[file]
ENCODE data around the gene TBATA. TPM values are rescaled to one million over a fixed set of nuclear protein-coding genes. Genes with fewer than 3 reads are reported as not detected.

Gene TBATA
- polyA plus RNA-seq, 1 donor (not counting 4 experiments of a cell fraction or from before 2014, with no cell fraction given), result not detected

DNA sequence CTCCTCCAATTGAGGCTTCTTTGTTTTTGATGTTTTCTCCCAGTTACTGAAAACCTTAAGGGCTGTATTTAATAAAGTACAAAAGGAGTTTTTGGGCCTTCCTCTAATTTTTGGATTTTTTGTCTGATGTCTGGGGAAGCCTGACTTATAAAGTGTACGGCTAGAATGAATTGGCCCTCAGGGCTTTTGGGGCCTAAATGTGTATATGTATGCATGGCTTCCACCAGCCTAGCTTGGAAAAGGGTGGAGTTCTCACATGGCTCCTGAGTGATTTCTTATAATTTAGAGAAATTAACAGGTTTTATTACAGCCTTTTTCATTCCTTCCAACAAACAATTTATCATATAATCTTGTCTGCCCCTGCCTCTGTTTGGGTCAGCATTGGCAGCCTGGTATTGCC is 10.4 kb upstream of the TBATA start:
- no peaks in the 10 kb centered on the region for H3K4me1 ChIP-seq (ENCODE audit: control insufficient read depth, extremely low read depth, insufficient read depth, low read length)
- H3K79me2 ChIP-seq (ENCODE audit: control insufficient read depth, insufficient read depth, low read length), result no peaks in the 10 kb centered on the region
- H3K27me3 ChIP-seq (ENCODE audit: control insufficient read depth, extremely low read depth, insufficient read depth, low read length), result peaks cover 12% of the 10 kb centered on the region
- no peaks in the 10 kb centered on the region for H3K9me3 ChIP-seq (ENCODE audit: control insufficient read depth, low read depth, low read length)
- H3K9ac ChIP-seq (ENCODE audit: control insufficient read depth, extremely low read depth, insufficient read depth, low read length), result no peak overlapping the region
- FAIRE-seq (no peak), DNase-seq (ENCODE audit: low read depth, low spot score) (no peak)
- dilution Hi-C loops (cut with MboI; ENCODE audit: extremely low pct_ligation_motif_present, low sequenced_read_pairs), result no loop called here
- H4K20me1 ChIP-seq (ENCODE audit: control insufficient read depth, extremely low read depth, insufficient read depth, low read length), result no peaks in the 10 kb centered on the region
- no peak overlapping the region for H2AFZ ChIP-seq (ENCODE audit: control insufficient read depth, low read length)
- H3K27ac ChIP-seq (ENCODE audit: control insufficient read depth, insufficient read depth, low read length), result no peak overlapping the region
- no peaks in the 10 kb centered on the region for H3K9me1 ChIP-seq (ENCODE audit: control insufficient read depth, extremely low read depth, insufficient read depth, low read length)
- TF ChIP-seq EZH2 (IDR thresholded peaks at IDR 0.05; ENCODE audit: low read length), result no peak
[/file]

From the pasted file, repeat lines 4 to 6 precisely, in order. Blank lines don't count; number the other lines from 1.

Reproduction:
DNA sequence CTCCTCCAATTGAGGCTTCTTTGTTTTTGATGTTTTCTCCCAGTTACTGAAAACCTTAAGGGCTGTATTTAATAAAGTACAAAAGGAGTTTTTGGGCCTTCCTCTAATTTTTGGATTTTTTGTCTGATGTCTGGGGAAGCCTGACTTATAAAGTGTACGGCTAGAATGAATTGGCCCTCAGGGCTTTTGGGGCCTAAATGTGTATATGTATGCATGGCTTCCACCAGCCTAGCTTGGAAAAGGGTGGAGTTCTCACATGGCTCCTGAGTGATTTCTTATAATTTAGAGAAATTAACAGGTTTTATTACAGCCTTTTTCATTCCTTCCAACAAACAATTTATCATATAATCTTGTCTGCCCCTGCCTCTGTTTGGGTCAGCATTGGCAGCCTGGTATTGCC is 10.4 kb upstream of the TBATA start:
- no peaks in the 10 kb centered on the region for H3K4me1 ChIP-seq (ENCODE audit: control insufficient read depth, extremely low read depth, insufficient read depth, low read length)
- H3K79me2 ChIP-seq (ENCODE audit: control insufficient read depth, insufficient read depth, low read length), result no peaks in the 10 kb centered on the region